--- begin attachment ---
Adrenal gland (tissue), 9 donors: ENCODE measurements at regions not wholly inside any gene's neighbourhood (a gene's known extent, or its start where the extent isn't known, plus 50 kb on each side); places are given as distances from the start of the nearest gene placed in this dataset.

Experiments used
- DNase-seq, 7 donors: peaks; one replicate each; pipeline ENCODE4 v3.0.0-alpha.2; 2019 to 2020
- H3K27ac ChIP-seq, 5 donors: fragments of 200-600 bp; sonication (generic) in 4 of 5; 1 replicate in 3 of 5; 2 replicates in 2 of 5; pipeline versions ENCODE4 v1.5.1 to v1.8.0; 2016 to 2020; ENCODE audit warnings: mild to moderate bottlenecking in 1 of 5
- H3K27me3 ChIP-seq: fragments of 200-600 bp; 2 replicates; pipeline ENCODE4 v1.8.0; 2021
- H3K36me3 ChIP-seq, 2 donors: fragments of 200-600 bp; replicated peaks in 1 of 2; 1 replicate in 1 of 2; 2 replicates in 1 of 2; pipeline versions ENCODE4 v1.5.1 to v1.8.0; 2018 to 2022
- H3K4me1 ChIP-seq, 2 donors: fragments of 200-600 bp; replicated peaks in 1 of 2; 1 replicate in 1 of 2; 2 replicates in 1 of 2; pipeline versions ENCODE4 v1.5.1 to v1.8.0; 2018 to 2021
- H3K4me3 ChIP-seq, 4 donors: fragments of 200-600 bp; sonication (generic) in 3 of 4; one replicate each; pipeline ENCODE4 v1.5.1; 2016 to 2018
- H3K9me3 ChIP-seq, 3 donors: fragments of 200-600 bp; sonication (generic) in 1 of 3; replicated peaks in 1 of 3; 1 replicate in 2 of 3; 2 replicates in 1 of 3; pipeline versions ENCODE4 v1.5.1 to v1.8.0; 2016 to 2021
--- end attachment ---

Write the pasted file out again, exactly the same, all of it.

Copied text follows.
Adrenal gland (tissue), 9 donors: ENCODE measurements at regions not wholly inside any gene's neighbourhood (a gene's known extent, or its start where the extent isn't known, plus 50 kb on each side); places are given as distances from the start of the nearest gene placed in this dataset.

Experiments used
- DNase-seq, 7 donors: peaks; one replicate each; pipeline ENCODE4 v3.0.0-alpha.2; 2019 to 2020
- H3K27ac ChIP-seq, 5 donors: fragments of 200-600 bp; sonication (generic) in 4 of 5; 1 replicate in 3 of 5; 2 replicates in 2 of 5; pipeline versions ENCODE4 v1.5.1 to v1.8.0; 2016 to 2020; ENCODE audit warnings: mild to moderate bottlenecking in 1 of 5
- H3K27me3 ChIP-seq: fragments of 200-600 bp; 2 replicates; pipeline ENCODE4 v1.8.0; 2021
- H3K36me3 ChIP-seq, 2 donors: fragments of 200-600 bp; replicated peaks in 1 of 2; 1 replicate in 1 of 2; 2 replicates in 1 of 2; pipeline versions ENCODE4 v1.5.1 to v1.8.0; 2018 to 2022
- H3K4me1 ChIP-seq, 2 donors: fragments of 200-600 bp; replicated peaks in 1 of 2; 1 replicate in 1 of 2; 2 replicates in 1 of 2; pipeline versions ENCODE4 v1.5.1 to v1.8.0; 2018 to 2021
- H3K4me3 ChIP-seq, 4 donors: fragments of 200-600 bp; sonication (generic) in 3 of 4; one replicate each; pipeline ENCODE4 v1.5.1; 2016 to 2018
- H3K9me3 ChIP-seq, 3 donors: fragments of 200-600 bp; sonication (generic) in 1 of 3; replicated peaks in 1 of 3; 1 replicate in 2 of 3; 2 replicates in 1 of 3; pipeline versions ENCODE4 v1.5.1 to v1.8.0; 2016 to 2021